The world has entered a rather strange way of living, hasn’t it? We are locked up in one place, unable to go anywhere, and on top, all we seem to talk, read, or hear about is the Coronavirus pandemic.  

Our schedules and timelines have gone down the drain, for example, I sleep every day at 3 a.m. and then find myself getting late for my work-related early morning video conferencing meetings. And how amazing it would be if I got a grip on myself even then. 

girl in social isolation
Source: The Verge

But no, after this, I spend my entire day on my bed binging on snacks, that are always either too sweet or too oily and Netflix. (Yes, yes, I manage some work in the middle of this tough schedule.) 

Only at night, when I open my Instagram, I find how my friends spent their day. One of my colleagues has been gyming at home, the other has tried at least a dozen recipes by now (talk about food shortage), and so many others have found a new hobby. 

I have not faced this social media inferiority for the first time, but now, devoid of anything else around me, it seems all the more stressful and suffocating. 

a woman going through her phone
Source: Digital Trends

 The burden of productivity 

Society always puts a certain amount of pressure on individuals to be productive. What else explains the race that starts at a very young age? If a kid does not secure an A grade along with playing a musical instrument and a sport, he/she has no future, right?

It is essential for any capitalist society to put this pressure on you. Under this pressure, it instils a fear in you that if you are not productive, you will fall. This benefits the society as your fear pushes you to work thus making sure the laws of a capitalist society is maintained.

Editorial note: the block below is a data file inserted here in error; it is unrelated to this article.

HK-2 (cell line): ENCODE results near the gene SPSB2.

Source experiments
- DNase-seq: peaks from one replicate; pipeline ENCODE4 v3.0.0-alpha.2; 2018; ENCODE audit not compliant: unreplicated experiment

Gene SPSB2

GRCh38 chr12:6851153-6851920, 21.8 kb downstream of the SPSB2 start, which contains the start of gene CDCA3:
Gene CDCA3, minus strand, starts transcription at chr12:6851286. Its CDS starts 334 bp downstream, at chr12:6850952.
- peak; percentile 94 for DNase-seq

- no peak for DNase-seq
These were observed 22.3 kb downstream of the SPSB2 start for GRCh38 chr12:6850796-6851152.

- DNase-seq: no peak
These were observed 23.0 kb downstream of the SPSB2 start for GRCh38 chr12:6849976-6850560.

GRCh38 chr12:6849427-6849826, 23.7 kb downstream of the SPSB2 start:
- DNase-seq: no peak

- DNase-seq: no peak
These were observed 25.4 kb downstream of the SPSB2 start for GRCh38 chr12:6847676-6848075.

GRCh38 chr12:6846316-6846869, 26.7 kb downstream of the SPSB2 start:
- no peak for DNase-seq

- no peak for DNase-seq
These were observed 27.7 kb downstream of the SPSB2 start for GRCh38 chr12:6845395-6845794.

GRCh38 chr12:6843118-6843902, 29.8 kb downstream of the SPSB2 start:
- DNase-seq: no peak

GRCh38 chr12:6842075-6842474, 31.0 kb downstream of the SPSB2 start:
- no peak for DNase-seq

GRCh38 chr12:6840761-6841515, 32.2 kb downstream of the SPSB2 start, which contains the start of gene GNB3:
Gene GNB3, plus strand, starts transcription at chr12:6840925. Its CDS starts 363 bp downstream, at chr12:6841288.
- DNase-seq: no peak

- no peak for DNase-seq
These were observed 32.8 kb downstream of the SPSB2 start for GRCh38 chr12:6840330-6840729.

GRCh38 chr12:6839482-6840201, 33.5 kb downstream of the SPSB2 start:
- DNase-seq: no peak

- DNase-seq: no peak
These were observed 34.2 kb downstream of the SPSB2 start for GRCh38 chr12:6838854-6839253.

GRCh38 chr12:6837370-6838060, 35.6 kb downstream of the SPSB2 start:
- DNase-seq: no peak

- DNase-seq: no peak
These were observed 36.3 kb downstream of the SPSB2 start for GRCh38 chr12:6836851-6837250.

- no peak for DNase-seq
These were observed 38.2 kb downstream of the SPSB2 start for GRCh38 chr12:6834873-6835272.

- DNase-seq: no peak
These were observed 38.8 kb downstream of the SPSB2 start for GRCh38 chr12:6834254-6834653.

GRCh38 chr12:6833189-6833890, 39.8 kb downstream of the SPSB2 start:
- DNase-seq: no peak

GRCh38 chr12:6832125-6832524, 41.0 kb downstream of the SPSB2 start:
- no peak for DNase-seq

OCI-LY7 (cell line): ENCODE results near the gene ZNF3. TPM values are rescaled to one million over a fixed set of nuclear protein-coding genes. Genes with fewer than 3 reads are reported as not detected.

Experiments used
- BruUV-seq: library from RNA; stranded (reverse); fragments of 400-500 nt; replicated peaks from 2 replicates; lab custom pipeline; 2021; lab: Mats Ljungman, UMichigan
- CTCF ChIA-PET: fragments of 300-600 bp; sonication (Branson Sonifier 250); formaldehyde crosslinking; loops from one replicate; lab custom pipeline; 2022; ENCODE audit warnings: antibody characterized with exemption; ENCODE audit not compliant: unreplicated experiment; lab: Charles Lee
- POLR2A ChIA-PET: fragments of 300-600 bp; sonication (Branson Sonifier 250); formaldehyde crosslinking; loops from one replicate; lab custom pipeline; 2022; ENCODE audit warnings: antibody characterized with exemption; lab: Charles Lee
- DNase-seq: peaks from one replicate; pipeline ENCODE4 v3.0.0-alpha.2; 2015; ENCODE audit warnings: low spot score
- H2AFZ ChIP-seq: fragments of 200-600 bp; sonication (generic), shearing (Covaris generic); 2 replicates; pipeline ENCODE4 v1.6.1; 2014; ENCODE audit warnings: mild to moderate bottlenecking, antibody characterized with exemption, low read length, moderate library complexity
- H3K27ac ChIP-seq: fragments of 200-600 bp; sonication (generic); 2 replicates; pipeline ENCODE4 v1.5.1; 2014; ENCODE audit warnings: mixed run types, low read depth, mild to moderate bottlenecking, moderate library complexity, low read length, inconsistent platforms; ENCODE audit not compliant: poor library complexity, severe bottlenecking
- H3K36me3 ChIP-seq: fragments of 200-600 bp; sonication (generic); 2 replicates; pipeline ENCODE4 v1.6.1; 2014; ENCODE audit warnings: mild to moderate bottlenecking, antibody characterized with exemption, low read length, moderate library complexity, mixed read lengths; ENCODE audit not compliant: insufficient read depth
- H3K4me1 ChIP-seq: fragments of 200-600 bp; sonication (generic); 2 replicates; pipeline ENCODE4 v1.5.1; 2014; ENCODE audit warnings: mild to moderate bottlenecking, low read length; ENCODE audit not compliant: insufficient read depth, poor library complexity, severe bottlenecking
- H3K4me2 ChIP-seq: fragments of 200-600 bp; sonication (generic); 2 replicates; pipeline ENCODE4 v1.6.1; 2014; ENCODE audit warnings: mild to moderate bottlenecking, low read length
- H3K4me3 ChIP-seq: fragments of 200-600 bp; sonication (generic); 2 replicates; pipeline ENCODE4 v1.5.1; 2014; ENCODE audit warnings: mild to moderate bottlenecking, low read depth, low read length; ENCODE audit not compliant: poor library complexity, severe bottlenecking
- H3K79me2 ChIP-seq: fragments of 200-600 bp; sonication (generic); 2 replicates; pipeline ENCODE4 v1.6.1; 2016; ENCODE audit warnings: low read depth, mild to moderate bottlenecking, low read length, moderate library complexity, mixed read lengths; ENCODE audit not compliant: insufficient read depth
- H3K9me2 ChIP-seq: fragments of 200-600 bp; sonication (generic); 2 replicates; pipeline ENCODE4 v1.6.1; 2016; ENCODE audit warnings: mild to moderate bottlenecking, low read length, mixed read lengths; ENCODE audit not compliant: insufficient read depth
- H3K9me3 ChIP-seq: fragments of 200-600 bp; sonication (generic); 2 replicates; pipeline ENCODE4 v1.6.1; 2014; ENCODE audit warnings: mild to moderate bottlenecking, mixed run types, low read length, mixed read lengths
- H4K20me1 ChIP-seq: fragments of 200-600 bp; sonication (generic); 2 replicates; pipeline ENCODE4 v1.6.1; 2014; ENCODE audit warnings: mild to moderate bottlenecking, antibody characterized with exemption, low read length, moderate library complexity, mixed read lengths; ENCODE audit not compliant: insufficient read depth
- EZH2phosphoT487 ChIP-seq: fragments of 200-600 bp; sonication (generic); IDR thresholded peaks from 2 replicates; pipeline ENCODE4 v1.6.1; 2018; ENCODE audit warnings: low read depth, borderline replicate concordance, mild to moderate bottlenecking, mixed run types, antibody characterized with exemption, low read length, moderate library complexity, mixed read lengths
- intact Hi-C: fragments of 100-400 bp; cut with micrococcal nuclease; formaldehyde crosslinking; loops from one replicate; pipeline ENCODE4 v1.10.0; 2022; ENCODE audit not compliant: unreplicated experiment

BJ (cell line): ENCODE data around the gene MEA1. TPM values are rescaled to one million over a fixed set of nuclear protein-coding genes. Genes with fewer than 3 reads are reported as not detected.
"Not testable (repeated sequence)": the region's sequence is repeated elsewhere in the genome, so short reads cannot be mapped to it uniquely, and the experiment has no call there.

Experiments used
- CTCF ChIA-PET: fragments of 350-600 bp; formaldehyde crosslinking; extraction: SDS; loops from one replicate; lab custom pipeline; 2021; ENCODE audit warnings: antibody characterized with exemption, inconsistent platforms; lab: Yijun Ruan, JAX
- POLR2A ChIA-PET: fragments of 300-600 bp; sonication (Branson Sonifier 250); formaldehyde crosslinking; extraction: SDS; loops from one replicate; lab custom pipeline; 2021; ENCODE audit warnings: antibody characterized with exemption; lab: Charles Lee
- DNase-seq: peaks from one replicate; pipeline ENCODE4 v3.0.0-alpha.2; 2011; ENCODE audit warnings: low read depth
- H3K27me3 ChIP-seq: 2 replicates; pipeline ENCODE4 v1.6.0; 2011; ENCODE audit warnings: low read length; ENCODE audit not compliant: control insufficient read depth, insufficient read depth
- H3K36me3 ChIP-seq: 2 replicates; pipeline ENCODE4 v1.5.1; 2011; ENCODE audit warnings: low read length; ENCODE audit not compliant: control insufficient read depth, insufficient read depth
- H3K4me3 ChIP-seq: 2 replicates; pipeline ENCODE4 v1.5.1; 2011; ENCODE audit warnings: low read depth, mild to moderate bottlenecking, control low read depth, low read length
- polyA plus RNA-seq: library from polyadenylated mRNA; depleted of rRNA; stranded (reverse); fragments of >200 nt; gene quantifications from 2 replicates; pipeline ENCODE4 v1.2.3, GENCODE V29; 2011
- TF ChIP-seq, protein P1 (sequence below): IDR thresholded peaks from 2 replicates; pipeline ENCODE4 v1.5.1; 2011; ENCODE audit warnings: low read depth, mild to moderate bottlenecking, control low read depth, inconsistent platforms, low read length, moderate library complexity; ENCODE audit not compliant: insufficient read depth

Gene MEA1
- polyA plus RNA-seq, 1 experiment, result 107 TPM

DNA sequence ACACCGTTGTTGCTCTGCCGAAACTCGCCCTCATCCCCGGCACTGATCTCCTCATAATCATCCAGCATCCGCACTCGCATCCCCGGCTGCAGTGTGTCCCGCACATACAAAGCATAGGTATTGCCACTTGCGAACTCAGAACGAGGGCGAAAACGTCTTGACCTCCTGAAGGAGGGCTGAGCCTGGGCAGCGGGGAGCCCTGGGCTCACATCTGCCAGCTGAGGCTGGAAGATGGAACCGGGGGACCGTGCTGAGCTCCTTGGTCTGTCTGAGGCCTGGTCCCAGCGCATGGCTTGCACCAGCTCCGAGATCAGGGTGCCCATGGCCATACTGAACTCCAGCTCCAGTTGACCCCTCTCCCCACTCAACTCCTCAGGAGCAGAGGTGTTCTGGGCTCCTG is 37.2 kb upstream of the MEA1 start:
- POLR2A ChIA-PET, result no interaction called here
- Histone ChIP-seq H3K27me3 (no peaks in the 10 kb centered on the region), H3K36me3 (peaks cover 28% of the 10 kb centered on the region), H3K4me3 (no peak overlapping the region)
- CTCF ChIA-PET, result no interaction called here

working from home during a pandemic
Source: Livemint

The idea of being “multi-talented” pushes us into a race where even the thought of pausing for a second seems like a sin. And now when the entire world has been pressed pause, the burden of productivity is not allowing individuals, especially like me, to take the much needed time to unwind and take it slow. 

Remember, you do not have to attain personal victories during a pandemic. What matters is that you survive.  

working from home during a pandemic
Source: The Hindu

Seeing beyond your guilt 

I am sure the guilt of not being productive and the anxiety beyond it is restricting you to see what lies beyond. If you see beyond your guilt, you will see that a future still awaits you when you can succumb to the capitalist idea to be productive or continue your leisure, but the choice will be yours.  

Right now, it is important that we don’t quantify this pandemic by getting under the pressure of reading 10 books in a week or cooking 2 new dishes every day, or 30 burpees in under a minute. You can still be happy for others who are doing it though if just have to get rid of the guilt of not doing it. 

work from home
Source: Computer World

It's totally okay to not be productive during the lockdown, your mental health is more important 

Golden rule 

Do you know what would be the biggest achievement post this pandemic? The fact that you survived it. Surviving a pandemic as deadly as the COVID-19 is an achievement in itself. Don’t let anyone tell you otherwise. 

So, now that you have had one stranger on the web tell you that your mental peace is more important than being productive, you can go back to watching that movie you left in between, while I go and watch mine!